Advancing Scenario Practice to Build Resilience to Geologic Hazards includes 10 workflow activities and 4 cross-cutting themes for “next generation” scenarios. Graphic: Rebecca Laberenne

Chapters provide practical information on each workflow activity. The distinct activities share cross-cutting themes. Scenarios are flexible tools, so teams might seek information on some activities and not others.

What did we learn from past scenario practice? 

Before our study, few efforts captured valuable lessons or evaluated how past scenario efforts engaged local partners and motivated mitigation action. Technical professionals have used geologic hazards scenarios for over 50 years. There was room for improvement. 

We asked: How could scenarios be improved to motivate mitigation actions and policy change? Our research included more than 150 interviews with practitioners in Nepal, Ecuador, New Zealand, and California, U.S.A. who developed or used geologic hazards scenarios. We also researched past scenario efforts and emerging approaches, and consulted with practitioners. 

Making communities safer is the goal

Based on findings in a scenario, communities can chart a course of action. In the short term, “small wins'' that immediately begin reducing risk maintain momentum from the scenario effort. Water and power service providers might improve backups, and plan for repairs and redundancy. Next, communities can pursue middle distance pathways such as increasing compliance with building codes. Long-term programs can strengthen schools, hospitals, and housing for earthquakes, or keep them from being built in areas of high hazard from landslides or lahars (volcanic mudflows).

A “next generation” scenario effort leads to stakeholders implementing resilience solutions along a timeline. Graphic: Rebecca Laberenne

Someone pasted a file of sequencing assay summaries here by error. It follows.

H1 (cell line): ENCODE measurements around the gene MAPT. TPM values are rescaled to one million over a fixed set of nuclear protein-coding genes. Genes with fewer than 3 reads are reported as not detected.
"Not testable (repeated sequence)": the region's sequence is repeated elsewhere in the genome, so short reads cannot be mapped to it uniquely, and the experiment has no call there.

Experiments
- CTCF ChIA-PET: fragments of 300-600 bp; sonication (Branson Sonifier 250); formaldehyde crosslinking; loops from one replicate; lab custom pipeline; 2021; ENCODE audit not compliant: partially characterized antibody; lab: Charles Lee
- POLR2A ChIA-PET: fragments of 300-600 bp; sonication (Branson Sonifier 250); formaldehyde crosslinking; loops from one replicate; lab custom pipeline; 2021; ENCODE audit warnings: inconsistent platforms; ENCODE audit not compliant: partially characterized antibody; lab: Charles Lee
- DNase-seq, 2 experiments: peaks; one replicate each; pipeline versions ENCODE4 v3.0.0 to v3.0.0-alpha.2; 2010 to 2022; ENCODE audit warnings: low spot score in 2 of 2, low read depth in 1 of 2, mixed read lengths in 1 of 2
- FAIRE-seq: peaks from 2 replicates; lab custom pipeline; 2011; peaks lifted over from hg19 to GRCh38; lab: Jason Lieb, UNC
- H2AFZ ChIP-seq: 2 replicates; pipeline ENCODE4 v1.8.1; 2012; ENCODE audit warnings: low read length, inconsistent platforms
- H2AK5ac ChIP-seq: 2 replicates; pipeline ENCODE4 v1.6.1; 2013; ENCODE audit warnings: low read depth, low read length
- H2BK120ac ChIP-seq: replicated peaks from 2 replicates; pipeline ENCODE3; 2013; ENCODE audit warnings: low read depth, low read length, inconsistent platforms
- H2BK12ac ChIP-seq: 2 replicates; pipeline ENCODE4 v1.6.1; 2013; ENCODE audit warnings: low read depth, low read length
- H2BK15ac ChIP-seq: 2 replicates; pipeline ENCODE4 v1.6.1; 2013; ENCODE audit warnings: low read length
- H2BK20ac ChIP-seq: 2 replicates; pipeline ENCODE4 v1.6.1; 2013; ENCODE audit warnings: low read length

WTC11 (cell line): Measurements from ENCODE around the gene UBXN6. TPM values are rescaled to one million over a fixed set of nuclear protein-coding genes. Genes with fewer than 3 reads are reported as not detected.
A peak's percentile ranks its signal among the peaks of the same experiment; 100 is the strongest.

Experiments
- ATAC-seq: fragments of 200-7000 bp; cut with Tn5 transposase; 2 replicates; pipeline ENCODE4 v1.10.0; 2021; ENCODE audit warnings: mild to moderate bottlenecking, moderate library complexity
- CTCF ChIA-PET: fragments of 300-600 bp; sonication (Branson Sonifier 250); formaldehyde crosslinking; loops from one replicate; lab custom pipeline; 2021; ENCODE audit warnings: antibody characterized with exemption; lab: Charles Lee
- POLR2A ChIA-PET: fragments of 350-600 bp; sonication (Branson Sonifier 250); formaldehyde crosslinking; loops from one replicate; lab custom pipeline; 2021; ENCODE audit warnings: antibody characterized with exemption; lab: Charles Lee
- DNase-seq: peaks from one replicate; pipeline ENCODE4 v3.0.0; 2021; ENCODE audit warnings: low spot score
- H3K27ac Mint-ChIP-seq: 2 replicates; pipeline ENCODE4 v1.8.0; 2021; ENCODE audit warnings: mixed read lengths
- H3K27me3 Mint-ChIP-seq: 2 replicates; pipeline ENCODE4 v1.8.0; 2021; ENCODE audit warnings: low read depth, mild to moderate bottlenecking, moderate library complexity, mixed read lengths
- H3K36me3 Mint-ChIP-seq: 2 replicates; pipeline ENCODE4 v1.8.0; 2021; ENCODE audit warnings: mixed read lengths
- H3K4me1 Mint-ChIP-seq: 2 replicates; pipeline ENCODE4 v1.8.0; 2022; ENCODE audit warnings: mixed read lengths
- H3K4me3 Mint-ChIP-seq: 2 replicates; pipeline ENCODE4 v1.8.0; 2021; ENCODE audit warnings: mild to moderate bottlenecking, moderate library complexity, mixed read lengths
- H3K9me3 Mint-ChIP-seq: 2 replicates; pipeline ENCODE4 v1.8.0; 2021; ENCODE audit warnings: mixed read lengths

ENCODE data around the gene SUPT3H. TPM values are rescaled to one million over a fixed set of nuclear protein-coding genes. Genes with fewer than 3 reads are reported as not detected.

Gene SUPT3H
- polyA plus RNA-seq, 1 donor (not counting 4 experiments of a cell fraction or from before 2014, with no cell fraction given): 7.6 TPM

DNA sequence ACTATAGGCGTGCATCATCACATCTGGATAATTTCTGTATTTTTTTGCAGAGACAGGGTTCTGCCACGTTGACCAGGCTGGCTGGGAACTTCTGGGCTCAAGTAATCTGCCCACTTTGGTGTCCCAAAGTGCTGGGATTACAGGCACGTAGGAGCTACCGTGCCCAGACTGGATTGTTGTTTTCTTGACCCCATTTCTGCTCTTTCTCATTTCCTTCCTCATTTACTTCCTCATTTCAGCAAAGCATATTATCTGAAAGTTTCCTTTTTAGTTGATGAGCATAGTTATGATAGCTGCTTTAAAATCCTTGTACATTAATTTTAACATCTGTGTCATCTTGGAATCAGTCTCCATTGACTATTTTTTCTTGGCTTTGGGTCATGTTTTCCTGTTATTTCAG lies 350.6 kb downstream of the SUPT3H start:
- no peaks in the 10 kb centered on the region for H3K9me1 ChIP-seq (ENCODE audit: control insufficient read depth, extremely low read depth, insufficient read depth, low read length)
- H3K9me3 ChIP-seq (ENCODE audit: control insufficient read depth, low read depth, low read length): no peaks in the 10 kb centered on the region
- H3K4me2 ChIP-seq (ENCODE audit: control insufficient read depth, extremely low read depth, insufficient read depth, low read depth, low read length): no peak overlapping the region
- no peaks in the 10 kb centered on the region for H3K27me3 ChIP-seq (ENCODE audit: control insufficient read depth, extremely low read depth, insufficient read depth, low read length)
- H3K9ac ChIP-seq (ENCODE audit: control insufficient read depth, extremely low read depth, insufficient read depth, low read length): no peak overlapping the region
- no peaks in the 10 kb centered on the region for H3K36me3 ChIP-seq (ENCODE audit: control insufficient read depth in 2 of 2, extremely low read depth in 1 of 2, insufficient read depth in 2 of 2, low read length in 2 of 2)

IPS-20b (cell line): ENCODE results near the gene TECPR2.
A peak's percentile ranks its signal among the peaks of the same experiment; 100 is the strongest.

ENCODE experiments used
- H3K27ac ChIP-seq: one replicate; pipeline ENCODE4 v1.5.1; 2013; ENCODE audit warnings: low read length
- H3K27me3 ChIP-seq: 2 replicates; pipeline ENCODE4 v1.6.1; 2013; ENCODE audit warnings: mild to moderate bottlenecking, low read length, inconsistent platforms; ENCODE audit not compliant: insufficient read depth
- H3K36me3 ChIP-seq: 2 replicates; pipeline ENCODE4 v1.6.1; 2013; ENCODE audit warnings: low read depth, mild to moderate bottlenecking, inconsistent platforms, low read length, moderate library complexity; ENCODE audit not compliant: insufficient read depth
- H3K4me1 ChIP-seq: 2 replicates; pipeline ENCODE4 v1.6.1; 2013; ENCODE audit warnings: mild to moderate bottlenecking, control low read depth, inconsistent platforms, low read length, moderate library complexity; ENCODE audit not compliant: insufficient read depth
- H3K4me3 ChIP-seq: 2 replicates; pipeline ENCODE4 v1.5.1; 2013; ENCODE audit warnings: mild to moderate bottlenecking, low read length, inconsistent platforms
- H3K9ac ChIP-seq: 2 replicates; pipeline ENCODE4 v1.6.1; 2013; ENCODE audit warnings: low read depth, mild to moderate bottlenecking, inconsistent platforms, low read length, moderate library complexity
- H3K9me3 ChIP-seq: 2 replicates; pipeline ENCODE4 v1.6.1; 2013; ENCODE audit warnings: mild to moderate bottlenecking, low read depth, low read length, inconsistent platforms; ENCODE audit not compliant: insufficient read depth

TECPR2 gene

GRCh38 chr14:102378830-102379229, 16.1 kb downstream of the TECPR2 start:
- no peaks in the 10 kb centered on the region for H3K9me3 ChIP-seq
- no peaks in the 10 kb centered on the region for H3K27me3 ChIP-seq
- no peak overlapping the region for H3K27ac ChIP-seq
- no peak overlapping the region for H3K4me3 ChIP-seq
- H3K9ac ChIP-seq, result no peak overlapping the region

We hope you find these scenario approaches helpful and that you will be able to apply them. We look forward to hearing about your experiences. Please share your thoughts and challenges along the way. Coming soon: a companion guide just for volcanoes, and considerations for cross-border disaster scenarios.

On behalf of the Next Generation Scenarios project team,

Janise Rodgers

COO and Team Leader for the Next Generations Scenarios project

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Bhutan · Dominican Republic · Haiti · India · Nepal · U.S.A.

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Note: This guidance is made possible by the generous support of the American people through USAID's Bureau of Humanitarian Assistance (BHA). The content of the guidance document is the responsibility of GeoHazards International and associated consultants and does not necessarily reflect the views of USAID or the United States government. Portions of this material are based upon work supported by the U.S. Geological Survey (USGS) under Grant No. G21AP10023-00. Mention of trade names or commercial products does not constitute their endorsement by the USGS.